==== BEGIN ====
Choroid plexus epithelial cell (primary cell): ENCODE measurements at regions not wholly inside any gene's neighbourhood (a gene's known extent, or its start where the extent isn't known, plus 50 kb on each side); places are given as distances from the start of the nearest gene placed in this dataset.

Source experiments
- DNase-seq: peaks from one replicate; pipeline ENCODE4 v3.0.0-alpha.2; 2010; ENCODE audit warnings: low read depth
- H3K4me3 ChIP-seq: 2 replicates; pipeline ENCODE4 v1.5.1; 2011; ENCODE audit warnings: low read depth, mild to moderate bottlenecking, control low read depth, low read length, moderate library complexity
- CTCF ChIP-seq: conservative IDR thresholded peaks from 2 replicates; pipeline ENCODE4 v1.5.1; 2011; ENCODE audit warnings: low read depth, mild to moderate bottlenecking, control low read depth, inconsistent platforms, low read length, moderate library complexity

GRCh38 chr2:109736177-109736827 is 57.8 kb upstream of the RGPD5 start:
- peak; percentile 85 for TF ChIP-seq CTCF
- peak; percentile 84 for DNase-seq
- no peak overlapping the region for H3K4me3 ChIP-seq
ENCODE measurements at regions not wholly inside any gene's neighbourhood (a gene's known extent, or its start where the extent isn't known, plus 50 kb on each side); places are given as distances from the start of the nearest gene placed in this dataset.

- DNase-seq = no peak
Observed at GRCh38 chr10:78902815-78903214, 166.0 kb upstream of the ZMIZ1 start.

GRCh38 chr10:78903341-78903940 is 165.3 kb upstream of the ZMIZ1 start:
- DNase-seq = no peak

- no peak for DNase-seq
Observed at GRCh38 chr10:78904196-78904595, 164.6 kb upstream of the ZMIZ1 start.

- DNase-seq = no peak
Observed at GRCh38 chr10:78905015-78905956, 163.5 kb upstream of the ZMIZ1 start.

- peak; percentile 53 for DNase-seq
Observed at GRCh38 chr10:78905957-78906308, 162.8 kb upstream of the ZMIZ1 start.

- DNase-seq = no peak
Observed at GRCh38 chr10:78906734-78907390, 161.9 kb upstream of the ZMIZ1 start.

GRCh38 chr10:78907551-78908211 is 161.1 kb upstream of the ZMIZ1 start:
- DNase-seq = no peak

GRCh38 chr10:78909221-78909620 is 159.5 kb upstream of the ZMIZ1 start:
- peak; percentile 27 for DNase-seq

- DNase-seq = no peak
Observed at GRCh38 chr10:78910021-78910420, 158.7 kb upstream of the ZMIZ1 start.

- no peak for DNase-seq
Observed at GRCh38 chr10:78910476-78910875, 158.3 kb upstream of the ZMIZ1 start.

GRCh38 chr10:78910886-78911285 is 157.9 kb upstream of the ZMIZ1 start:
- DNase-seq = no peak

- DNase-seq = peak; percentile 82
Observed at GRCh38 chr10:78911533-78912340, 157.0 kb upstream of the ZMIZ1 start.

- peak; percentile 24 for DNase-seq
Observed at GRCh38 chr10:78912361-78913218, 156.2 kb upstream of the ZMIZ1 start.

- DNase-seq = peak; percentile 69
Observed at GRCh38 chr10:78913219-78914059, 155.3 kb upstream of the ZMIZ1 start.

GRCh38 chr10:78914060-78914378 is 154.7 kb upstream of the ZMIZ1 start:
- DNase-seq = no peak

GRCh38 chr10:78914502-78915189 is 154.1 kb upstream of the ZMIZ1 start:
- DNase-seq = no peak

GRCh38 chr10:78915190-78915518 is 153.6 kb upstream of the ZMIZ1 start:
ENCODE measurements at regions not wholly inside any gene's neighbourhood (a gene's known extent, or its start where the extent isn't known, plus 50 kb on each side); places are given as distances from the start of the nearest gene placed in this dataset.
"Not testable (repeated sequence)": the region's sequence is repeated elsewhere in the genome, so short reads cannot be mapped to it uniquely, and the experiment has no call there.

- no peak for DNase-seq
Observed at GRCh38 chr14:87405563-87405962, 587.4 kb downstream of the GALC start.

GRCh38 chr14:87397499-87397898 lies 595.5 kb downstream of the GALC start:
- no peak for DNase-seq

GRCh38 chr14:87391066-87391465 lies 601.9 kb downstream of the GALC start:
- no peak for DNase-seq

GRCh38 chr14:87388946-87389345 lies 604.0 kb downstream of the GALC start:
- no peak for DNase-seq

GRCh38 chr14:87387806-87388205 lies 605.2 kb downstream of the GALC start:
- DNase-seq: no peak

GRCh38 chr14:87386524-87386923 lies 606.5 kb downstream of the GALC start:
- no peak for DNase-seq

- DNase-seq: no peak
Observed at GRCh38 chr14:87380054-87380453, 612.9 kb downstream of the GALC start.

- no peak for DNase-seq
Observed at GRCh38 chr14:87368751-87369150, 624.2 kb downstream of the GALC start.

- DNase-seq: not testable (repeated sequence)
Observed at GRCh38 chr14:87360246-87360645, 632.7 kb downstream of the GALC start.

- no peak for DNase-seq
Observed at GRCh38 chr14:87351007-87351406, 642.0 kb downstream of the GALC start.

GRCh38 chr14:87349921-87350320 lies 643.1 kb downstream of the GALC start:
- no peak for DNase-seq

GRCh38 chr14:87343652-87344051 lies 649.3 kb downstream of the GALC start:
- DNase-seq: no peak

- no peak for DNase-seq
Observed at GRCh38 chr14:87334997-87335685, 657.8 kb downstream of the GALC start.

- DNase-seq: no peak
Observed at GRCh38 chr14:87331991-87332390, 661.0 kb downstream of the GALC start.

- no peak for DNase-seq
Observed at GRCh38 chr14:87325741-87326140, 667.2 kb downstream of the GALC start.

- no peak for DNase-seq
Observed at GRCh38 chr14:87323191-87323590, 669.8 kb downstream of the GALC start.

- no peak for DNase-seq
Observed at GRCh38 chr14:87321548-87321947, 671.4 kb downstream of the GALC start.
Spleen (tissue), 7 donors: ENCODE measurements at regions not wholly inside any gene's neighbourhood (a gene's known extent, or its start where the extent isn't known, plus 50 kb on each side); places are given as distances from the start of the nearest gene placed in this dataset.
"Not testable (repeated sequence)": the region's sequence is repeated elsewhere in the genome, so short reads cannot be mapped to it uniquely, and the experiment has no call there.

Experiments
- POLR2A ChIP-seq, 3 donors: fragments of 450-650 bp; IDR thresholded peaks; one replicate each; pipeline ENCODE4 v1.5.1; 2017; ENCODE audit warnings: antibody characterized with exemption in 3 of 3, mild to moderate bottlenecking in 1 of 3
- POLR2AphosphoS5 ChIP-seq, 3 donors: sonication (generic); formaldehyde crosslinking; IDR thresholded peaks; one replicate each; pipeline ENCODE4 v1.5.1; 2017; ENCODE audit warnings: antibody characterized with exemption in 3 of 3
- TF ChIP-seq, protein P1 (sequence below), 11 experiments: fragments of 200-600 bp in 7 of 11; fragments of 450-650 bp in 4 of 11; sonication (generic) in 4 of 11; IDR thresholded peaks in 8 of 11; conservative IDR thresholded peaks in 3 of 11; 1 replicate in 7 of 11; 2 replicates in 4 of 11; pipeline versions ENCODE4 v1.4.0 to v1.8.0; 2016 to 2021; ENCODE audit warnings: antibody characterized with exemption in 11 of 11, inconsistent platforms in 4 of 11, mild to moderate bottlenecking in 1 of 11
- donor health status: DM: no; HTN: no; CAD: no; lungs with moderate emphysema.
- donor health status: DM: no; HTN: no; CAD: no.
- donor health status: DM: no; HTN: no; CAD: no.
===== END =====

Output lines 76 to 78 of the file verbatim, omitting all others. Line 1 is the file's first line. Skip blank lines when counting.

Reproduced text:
- no peak for DNase-seq
Observed at GRCh38 chr14:87323191-87323590, 669.8 kb downstream of the GALC start.

- no peak for DNase-seq